By Laia Mataix Gómez
El Tarra, Colombia, Jan 2 (EFE).- Bryan always wanted to study medicine to “help those in need,” but he was born in the marginalized and troubled Colombian region of Catatumbo, where higher education is scarce and lack of opportunity condemns young people to abandon their studies and work “at whatever comes up,” which in these parts usually means picking coca.
Alexandra is also in no doubt: she wants to study systems engineering now that she has finished high school, she tells Efe while helping out at a communal cooking pot in El Tarra, a municipality in the department of Norte de Santander.
“I have a son, and that’s what motivates me the most to get ahead in life,” she says.
Like Bryan, she is aware that going to university is normally out of reach for people like them.
But both are hopeful after a promise made by Colombia’s first-ever left-wing president, former rebel fighter Gustavo Petro: the University of Catatumbo, a “university of peace” for a region that for decades has known nothing but armed conflict, with coca as the only way to make a decent living.
El Tarra was chosen to build the first headquarters of the university, which is still shrouded in more doubts than certainties. But both the national and local administrations have made it a priority so that Catatumbo will no longer be a merely associated with violence and illegal drugs.
In one of his first trips after taking office, Petro said that “a bigger, more powerful Catatumbo is possible, if on the side of the government we are capable of producing, of increasing the productivity of the region, of bringing public university to the municipality”.
Both Bryan and Alexandra were unable to continue their studies, because there is no higher education offer in their area, forcing them to work in whatever they can to help their families. “In the kitchen, on the farm, whatever I can get,” says Alexandra, who has just turned 18 and has a one-and-a-half-year-old son.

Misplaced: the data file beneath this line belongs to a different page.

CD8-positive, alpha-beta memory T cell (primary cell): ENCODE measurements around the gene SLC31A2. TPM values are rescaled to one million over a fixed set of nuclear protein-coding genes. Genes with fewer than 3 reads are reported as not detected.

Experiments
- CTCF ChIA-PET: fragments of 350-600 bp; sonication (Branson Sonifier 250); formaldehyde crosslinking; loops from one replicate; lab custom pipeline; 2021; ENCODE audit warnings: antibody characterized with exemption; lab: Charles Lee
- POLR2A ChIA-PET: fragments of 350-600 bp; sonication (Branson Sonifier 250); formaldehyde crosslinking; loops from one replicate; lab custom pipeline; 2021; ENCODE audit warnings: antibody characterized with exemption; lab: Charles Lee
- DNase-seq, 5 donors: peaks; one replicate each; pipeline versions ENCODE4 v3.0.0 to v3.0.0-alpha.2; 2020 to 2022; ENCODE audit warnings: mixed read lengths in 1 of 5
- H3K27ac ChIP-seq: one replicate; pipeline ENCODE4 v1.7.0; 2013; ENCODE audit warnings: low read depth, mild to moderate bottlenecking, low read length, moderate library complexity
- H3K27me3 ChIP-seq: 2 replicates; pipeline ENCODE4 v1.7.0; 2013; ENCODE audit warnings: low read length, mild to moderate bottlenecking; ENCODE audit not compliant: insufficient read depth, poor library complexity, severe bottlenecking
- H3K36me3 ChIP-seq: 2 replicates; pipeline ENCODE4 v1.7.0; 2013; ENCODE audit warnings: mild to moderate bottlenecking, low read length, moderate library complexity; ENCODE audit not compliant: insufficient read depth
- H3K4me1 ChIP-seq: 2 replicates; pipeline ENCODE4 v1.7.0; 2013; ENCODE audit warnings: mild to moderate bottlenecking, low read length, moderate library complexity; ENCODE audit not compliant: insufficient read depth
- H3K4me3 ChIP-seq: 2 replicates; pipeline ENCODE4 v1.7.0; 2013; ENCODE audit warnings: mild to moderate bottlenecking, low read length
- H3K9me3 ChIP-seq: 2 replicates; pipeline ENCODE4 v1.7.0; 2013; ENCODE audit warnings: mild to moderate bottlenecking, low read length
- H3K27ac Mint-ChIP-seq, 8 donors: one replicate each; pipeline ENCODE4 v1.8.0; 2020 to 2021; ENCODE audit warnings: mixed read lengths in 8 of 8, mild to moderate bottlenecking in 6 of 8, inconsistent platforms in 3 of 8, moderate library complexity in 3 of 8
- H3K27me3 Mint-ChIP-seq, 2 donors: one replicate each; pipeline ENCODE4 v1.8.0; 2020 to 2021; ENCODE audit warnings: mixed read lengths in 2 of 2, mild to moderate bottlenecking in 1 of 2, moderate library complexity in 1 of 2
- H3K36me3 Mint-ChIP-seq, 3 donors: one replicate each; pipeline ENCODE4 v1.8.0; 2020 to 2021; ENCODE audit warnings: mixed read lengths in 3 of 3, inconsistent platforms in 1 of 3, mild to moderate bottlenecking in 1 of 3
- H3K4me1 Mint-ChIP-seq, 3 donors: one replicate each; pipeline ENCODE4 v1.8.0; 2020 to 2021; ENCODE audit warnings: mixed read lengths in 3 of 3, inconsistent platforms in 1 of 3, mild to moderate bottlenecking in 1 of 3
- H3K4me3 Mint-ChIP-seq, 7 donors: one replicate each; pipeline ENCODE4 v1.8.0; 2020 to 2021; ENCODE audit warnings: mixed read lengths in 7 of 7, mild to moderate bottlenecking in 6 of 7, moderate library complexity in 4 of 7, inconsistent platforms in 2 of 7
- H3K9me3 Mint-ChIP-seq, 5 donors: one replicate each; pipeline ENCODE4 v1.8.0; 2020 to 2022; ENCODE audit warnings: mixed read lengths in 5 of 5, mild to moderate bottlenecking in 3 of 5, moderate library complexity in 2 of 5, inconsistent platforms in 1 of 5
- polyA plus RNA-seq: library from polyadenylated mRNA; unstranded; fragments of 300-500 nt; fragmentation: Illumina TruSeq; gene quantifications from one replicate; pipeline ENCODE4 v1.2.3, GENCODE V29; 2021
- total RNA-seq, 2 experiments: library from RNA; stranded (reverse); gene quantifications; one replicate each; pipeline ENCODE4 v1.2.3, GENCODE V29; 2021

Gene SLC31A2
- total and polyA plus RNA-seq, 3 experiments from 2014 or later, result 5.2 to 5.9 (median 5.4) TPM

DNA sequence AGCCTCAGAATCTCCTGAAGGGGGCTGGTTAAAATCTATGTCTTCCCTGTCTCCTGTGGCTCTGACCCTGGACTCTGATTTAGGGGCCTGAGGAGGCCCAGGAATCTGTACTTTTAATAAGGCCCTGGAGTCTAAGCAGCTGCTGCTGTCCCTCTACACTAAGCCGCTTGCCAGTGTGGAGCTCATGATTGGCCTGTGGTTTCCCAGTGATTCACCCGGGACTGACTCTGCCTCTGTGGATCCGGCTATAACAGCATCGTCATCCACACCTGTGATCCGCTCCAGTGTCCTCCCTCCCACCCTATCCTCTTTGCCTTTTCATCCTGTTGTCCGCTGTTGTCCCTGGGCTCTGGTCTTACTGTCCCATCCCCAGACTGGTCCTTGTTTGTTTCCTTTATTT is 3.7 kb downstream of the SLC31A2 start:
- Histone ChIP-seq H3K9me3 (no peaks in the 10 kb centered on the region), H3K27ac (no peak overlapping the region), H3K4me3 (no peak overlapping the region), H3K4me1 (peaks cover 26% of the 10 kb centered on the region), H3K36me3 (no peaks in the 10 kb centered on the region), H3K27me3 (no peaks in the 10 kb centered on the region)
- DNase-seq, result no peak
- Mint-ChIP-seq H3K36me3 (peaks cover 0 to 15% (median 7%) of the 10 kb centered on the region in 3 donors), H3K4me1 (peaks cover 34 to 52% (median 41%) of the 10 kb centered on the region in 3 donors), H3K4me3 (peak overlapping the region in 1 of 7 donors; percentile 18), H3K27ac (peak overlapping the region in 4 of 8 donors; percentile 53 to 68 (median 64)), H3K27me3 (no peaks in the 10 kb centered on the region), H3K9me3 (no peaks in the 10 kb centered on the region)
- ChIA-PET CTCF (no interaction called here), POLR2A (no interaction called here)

In one way or another, the youth of Catatumbo are pushed into the illegal economy that has become the region’s livelihood: coca has spurred development that the state has never been able to match and provides work for those who don’t have other opportunities.
Petro “is the first president who dares to touch the lands of Catatumbo” as “past presidents only said that people from Catatumbo are guerrillas,'” Alexandra says.
This area is known as a hotbed of illegal armed groups, both FARC dissidents and the National Liberation Army (ELN) guerrillas and paramilitaries, who fight for control of the coca trade.
In fact, Catatumbo is one of the priority regions for Petro’s government to promote its “total peace” policy, which not only seeks to negotiate an end to the violence with armed groups, but also encompasses strategies to guarantee the development of the country’s most marginalized areas, especially in terms of education and health.
“We are people who want to get ahead. We thank Petro for giving us Catatumberos this opportunity to get ahead,” says Alexandra, who is hopeful that she and her son will have the chance to gain a university education.
The university is a project “to really transform the area,” says the mayor of El Tarra, Yair Díaz. Currently “no more than 1%” of young people have access to the nearest university, which is in Ocaña, he told Efe.
The land to start the construction of the University of Catatumbo is already prepared to “meet the needs of young people in the region: in the case of El Tarra, we have more than 1,500 young people who have not been able to access university.” There are also thousands more from nearby municipalities, including those on the Venezuelan side of the nearby border.
The university will open “the doors to all the youth of Catatumbo so that they can study whatever they want, because that way they will be able to pursue degrees that will allow them to link knowledge to the territory; knowledge to the land; knowledge to the furrow, to transformation”, president Petro said of a project that has given the region a reason to hope after decades of suffering. EFE